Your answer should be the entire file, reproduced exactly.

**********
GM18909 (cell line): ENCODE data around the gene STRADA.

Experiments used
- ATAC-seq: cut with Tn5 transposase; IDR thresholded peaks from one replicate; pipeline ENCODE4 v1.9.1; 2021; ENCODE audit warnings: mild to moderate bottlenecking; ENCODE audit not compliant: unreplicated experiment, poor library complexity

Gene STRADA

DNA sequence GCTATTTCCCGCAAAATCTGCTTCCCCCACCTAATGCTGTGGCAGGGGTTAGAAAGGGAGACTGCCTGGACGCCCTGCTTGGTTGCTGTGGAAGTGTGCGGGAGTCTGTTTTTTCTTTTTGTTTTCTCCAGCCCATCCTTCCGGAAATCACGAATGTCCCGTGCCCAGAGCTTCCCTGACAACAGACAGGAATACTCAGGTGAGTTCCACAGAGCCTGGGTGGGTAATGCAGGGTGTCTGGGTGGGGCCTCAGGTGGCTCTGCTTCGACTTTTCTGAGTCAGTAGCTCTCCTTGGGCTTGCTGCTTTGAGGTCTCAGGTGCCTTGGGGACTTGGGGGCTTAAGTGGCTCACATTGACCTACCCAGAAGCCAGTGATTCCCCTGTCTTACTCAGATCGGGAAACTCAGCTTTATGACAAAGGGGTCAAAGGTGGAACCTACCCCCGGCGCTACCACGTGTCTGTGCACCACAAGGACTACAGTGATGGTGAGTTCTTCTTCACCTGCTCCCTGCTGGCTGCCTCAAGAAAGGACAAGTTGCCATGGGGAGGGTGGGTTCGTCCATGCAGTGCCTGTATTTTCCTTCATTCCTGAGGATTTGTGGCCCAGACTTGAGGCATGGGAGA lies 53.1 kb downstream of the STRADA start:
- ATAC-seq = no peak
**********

GM18909 (cell line): ENCODE data around the gene STRADA.

Experiments used
- ATAC-seq: cut with Tn5 transposase; IDR thresholded peaks from one replicate; pipeline ENCODE4 v1.9.1; 2021; ENCODE audit warnings: mild to moderate bottlenecking; ENCODE audit not compliant: unreplicated experiment, poor library complexity

Gene STRADA

DNA sequence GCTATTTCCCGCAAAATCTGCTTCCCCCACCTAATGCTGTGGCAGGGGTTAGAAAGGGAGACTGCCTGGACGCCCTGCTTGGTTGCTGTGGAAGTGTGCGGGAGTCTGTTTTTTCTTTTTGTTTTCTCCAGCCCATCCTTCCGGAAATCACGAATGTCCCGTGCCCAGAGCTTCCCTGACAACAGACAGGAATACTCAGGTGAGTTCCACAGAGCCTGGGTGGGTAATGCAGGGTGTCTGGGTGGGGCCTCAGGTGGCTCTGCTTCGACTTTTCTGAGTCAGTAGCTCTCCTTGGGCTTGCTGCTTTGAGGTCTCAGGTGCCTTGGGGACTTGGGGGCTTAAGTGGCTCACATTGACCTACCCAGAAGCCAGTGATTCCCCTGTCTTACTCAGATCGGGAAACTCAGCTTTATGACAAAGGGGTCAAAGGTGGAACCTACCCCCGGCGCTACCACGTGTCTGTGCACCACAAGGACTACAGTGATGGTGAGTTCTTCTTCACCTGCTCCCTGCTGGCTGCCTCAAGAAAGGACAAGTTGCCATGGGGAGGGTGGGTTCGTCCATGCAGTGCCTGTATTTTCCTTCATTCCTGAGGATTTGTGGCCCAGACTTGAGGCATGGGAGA lies 53.1 kb downstream of the STRADA start:
- ATAC-seq = no peak